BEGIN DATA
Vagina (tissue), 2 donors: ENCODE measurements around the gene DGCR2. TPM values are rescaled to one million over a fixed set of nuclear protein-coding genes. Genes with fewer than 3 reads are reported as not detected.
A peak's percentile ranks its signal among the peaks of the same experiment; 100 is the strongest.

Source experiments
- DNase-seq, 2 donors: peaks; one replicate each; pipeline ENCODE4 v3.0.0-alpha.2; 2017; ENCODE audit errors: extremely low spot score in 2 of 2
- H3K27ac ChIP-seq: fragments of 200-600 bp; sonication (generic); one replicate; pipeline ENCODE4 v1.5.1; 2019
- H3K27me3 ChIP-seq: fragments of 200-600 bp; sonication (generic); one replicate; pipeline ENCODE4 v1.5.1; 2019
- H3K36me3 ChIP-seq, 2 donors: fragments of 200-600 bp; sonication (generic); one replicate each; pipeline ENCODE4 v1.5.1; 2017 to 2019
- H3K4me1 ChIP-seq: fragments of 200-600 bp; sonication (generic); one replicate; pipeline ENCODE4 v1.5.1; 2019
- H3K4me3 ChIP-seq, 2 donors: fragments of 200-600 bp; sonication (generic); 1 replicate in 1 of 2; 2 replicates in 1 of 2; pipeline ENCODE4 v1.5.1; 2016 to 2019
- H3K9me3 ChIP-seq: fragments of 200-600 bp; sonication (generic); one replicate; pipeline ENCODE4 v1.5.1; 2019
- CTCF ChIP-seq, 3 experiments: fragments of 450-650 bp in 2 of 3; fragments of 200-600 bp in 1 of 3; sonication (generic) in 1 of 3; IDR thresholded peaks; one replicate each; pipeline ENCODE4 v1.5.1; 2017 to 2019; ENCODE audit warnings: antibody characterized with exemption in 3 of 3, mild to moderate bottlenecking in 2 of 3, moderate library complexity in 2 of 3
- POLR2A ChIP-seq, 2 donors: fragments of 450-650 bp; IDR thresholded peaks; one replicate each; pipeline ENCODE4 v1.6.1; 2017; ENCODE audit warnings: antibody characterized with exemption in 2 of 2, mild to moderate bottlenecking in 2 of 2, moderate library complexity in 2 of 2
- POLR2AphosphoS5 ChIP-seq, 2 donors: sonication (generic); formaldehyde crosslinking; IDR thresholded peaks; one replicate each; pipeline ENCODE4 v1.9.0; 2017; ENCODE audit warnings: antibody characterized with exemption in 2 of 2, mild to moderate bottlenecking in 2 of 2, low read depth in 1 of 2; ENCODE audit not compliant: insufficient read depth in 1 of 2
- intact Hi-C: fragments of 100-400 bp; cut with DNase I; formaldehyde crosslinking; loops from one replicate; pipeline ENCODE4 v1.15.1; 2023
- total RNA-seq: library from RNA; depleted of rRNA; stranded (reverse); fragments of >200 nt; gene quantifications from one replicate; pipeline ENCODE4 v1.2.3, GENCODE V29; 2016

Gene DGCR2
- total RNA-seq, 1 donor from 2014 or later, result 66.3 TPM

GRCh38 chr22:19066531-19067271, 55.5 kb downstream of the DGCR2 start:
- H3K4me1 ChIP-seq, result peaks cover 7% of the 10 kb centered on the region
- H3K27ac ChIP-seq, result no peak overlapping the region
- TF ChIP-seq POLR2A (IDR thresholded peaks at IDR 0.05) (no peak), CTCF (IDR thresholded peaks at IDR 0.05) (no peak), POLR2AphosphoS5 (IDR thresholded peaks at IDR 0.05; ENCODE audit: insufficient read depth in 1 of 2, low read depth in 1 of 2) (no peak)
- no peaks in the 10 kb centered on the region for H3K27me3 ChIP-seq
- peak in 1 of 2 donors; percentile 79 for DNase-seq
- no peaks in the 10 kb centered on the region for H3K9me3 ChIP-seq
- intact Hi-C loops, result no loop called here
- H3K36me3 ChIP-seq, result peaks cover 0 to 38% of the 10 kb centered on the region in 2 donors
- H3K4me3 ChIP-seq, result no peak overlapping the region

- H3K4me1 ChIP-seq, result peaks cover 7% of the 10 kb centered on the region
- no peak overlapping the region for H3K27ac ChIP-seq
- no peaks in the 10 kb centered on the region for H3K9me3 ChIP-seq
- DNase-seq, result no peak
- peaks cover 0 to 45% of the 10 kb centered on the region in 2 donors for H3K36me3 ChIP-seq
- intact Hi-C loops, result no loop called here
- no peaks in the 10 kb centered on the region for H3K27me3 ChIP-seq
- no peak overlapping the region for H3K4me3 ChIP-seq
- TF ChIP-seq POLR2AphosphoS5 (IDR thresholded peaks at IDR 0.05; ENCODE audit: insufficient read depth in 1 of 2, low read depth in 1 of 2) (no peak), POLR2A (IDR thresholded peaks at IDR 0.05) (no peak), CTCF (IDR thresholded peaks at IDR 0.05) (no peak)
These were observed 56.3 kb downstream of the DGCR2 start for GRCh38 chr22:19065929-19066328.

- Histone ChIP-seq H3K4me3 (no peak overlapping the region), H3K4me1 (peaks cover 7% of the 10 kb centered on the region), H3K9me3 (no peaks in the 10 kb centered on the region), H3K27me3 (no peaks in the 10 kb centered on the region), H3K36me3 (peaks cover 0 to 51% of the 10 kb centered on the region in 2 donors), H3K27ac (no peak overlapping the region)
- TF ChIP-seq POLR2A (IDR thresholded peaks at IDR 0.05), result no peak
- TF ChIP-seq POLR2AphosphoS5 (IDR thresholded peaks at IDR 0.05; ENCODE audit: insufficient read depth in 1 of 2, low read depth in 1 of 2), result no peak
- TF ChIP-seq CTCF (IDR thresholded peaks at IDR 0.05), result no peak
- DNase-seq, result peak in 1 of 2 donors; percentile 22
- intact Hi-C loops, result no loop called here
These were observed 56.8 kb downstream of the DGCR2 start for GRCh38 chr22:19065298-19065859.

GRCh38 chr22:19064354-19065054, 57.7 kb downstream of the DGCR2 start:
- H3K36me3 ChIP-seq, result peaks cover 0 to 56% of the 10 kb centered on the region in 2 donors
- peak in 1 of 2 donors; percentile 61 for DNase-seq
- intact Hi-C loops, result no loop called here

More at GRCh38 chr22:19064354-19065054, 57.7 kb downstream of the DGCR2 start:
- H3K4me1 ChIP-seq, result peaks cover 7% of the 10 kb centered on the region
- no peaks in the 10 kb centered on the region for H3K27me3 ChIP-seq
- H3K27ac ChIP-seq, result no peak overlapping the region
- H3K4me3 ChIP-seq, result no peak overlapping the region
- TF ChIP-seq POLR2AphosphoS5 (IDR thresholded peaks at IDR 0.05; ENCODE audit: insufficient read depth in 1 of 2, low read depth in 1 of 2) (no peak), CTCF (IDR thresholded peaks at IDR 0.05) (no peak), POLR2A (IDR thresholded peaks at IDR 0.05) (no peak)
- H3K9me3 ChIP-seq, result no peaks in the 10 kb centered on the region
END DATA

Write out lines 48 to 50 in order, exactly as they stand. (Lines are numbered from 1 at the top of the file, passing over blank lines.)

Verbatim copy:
- intact Hi-C loops, result no loop called here

More at GRCh38 chr22:19064354-19065054, 57.7 kb downstream of the DGCR2 start:
- H3K4me1 ChIP-seq, result peaks cover 7% of the 10 kb centered on the region